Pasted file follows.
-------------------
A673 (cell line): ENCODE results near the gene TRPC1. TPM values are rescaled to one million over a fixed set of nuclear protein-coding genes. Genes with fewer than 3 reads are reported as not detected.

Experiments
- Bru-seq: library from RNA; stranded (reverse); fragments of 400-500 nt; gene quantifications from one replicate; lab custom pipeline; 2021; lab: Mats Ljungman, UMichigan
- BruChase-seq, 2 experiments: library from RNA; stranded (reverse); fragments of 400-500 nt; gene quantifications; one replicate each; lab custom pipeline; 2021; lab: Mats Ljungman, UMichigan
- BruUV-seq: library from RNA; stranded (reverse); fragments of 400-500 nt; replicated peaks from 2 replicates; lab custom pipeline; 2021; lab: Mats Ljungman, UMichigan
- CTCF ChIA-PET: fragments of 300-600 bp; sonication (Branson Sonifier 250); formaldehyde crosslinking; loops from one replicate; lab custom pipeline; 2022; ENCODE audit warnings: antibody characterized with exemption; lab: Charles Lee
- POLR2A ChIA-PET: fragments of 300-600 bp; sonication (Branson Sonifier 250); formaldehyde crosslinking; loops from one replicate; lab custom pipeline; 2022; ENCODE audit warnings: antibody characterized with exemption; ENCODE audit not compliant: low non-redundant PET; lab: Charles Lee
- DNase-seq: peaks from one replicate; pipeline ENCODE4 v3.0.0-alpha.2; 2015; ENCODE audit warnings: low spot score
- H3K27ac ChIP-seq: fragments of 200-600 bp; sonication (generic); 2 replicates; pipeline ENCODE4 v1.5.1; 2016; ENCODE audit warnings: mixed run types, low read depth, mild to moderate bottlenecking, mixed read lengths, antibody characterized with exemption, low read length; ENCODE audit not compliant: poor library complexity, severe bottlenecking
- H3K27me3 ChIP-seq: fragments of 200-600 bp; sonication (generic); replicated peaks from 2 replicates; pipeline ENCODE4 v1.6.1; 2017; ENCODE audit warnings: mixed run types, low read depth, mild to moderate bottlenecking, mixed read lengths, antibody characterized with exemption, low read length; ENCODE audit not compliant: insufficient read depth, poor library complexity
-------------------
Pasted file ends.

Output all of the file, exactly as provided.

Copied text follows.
A673 (cell line): ENCODE results near the gene TRPC1. TPM values are rescaled to one million over a fixed set of nuclear protein-coding genes. Genes with fewer than 3 reads are reported as not detected.

Experiments
- Bru-seq: library from RNA; stranded (reverse); fragments of 400-500 nt; gene quantifications from one replicate; lab custom pipeline; 2021; lab: Mats Ljungman, UMichigan
- BruChase-seq, 2 experiments: library from RNA; stranded (reverse); fragments of 400-500 nt; gene quantifications; one replicate each; lab custom pipeline; 2021; lab: Mats Ljungman, UMichigan
- BruUV-seq: library from RNA; stranded (reverse); fragments of 400-500 nt; replicated peaks from 2 replicates; lab custom pipeline; 2021; lab: Mats Ljungman, UMichigan
- CTCF ChIA-PET: fragments of 300-600 bp; sonication (Branson Sonifier 250); formaldehyde crosslinking; loops from one replicate; lab custom pipeline; 2022; ENCODE audit warnings: antibody characterized with exemption; lab: Charles Lee
- POLR2A ChIA-PET: fragments of 300-600 bp; sonication (Branson Sonifier 250); formaldehyde crosslinking; loops from one replicate; lab custom pipeline; 2022; ENCODE audit warnings: antibody characterized with exemption; ENCODE audit not compliant: low non-redundant PET; lab: Charles Lee
- DNase-seq: peaks from one replicate; pipeline ENCODE4 v3.0.0-alpha.2; 2015; ENCODE audit warnings: low spot score
- H3K27ac ChIP-seq: fragments of 200-600 bp; sonication (generic); 2 replicates; pipeline ENCODE4 v1.5.1; 2016; ENCODE audit warnings: mixed run types, low read depth, mild to moderate bottlenecking, mixed read lengths, antibody characterized with exemption, low read length; ENCODE audit not compliant: poor library complexity, severe bottlenecking
- H3K27me3 ChIP-seq: fragments of 200-600 bp; sonication (generic); replicated peaks from 2 replicates; pipeline ENCODE4 v1.6.1; 2017; ENCODE audit warnings: mixed run types, low read depth, mild to moderate bottlenecking, mixed read lengths, antibody characterized with exemption, low read length; ENCODE audit not compliant: insufficient read depth, poor library complexity